The injured jumped into the car of Mac Edwards, a passing motorist. 2 of the bleeding men were screaming, while the third was crying. They, thankfully, all survived.

52-year-old crane operator Curtis Edwards said he saw everybody running. "Then I saw Nelson, lying there dead. I walked into the welding shop. Pedro was dead in his office. I went into the machine shop and there was another guy dead on the floor. I saw my brother-in-law, Carl Lee, sitting there dead in his chair and I didn't go any further."

Rufus Nelson, a worker across the street, came to the scene. He saw a man lying outside, shot in the head. He didn't find any survivors inside. "A man named Perdo was on the floor in the office. A fat guy who ran the place was sitting up in his chair. Dead. A woman wearing white slacks was lying on her side behind her desk. A man was lying on the floor with a hole in his head and his brains coming out. His arm was shot off. Only a little piece of skin held it together."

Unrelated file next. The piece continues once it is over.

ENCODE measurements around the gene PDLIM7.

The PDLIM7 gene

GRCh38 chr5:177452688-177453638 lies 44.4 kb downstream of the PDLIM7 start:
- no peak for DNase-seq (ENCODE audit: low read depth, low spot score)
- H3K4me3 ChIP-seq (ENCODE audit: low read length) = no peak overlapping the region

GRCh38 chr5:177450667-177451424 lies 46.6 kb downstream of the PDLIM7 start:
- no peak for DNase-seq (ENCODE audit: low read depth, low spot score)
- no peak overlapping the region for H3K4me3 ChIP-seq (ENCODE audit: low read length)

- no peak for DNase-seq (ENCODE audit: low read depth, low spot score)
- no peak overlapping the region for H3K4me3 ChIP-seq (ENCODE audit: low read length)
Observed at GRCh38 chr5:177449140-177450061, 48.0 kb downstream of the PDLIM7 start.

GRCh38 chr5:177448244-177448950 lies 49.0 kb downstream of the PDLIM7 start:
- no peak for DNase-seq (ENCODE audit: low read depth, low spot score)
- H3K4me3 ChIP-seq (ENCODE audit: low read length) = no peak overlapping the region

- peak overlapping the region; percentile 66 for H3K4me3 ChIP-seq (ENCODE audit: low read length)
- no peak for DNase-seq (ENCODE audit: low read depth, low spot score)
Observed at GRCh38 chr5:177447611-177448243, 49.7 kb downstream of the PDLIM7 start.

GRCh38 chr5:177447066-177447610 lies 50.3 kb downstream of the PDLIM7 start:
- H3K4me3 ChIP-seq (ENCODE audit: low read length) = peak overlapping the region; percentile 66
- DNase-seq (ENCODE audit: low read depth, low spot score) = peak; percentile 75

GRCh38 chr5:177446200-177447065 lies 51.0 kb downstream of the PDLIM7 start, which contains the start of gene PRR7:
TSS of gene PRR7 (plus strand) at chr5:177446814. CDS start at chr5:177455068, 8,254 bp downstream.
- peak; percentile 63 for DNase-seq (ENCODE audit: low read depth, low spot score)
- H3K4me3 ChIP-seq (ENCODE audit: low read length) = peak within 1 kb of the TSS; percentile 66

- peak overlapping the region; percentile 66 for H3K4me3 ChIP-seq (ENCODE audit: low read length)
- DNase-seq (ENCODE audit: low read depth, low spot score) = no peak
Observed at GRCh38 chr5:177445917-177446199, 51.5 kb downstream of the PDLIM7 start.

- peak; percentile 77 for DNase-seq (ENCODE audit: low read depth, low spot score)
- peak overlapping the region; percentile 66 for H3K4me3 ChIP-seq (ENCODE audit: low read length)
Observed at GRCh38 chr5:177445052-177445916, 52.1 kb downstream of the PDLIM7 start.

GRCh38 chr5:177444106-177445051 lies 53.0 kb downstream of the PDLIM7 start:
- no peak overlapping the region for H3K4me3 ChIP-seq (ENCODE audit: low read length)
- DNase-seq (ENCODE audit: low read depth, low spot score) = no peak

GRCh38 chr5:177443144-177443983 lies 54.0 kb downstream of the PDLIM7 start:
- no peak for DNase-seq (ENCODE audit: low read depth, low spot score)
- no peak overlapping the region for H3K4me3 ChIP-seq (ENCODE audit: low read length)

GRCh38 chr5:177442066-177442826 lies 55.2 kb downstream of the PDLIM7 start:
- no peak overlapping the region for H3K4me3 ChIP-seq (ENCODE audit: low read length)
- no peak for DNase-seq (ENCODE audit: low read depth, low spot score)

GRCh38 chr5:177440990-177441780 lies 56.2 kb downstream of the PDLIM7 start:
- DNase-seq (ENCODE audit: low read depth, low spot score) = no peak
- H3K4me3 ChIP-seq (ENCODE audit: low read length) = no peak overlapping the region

He ran back to his company in hysterics, which alerted owner Mike Kram, who grabbed his gun to go find the perpetrator. He picked up Ernset Hammett, who was trying to flag down cars, in attempt to alert them of the massacre. Hammett got into Kram's car in pursuit of the killer.

They caught up with Brown, and allegedly, shot a warning shot over his head. However, the bullet had hit him in the back and was his ultimate cause of death. When Brown turned to aim his shotgun at them, they ran him over, crashing him into a light pole. He died shortly after. Kram was not charged in relation to Brown's death.

Part of me has an ounce of sympathy for Brown. He was suffering greatly from some mental condition, and though it was taken somewhat seriously, it was taken seriously too late. He should have been forced into some psychological help when all of the complaints were being lodged against him at the high school, but instead, he was just transferred, where the problem got worse. It seems that he was pretty much incapacitated, and those around him, while concerned, didn't do anything actionable to help him. (Is that their responsibility? Tough to say.) But regardless, part of me feels bad.